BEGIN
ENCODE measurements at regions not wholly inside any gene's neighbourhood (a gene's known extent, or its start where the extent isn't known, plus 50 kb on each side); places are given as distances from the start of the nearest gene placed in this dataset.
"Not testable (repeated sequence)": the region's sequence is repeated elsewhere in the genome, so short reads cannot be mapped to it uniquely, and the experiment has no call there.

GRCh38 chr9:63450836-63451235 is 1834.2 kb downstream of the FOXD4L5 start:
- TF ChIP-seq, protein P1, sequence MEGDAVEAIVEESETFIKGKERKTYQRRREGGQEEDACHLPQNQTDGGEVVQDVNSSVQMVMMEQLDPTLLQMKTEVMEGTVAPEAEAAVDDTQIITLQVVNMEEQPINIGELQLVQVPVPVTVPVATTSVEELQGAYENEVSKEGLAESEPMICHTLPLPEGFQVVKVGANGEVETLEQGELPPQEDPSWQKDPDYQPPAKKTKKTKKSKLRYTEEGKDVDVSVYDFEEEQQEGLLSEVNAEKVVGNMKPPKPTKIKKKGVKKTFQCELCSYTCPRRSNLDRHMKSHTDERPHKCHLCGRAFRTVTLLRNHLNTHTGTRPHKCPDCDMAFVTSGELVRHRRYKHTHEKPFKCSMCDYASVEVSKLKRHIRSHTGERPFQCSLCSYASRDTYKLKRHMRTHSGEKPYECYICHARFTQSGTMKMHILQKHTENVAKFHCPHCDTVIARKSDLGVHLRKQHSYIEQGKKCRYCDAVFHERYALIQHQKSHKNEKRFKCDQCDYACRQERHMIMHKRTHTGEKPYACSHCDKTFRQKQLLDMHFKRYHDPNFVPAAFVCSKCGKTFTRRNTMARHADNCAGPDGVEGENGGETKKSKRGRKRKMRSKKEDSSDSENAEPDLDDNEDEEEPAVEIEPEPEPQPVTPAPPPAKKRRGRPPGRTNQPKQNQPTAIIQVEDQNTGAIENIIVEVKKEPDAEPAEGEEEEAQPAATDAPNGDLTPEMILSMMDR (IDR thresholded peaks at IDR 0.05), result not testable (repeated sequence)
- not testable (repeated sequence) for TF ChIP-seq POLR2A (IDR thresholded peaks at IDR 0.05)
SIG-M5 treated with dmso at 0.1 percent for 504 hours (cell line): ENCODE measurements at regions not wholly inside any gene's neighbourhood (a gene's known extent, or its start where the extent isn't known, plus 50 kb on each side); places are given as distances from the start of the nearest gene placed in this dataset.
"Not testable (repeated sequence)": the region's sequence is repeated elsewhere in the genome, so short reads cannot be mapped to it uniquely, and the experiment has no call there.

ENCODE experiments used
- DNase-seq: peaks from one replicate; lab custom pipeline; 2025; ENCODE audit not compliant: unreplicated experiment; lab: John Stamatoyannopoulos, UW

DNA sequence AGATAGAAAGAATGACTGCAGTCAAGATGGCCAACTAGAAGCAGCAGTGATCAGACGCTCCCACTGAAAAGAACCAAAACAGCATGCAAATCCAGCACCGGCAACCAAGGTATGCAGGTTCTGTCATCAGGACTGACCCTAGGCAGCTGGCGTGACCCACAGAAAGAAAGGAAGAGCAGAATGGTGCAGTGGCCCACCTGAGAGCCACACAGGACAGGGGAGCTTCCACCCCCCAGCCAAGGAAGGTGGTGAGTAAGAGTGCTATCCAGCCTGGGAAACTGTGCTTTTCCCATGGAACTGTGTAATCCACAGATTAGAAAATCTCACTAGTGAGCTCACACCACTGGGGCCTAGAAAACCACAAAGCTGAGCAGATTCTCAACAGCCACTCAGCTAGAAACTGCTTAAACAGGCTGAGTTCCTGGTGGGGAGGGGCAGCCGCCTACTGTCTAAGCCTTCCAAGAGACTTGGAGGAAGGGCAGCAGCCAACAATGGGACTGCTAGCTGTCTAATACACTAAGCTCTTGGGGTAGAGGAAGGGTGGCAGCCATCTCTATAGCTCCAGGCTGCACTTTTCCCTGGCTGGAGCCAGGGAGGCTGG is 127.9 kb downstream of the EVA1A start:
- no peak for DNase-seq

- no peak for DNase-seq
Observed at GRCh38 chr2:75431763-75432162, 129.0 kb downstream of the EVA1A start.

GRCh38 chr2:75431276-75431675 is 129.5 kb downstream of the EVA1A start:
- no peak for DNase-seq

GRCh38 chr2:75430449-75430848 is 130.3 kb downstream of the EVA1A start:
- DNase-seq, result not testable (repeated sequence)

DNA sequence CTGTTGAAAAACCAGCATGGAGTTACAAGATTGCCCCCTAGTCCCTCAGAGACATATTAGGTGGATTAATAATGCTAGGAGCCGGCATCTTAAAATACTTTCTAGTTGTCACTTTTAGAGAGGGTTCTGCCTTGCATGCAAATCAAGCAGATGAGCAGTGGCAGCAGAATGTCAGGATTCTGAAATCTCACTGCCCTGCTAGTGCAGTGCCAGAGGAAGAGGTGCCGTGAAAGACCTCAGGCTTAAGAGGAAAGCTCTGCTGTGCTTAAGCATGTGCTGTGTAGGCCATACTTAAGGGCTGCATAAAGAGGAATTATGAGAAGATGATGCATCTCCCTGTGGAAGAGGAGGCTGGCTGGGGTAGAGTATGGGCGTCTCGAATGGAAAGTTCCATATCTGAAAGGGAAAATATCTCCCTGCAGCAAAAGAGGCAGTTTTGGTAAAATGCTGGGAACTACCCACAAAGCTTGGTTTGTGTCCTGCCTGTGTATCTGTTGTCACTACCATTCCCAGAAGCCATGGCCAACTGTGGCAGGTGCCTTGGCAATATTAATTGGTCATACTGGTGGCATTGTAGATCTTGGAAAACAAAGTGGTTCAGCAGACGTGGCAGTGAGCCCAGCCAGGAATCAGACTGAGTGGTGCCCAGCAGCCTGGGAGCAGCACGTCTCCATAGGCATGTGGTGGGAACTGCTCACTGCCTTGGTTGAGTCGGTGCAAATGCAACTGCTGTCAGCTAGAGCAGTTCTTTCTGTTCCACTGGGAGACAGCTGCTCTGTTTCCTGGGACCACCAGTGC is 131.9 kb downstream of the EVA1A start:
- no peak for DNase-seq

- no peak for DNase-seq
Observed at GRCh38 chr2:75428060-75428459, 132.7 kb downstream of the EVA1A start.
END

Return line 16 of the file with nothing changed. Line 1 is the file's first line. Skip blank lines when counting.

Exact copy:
GRCh38 chr2:75430449-75430848 is 130.3 kb downstream of the EVA1A start: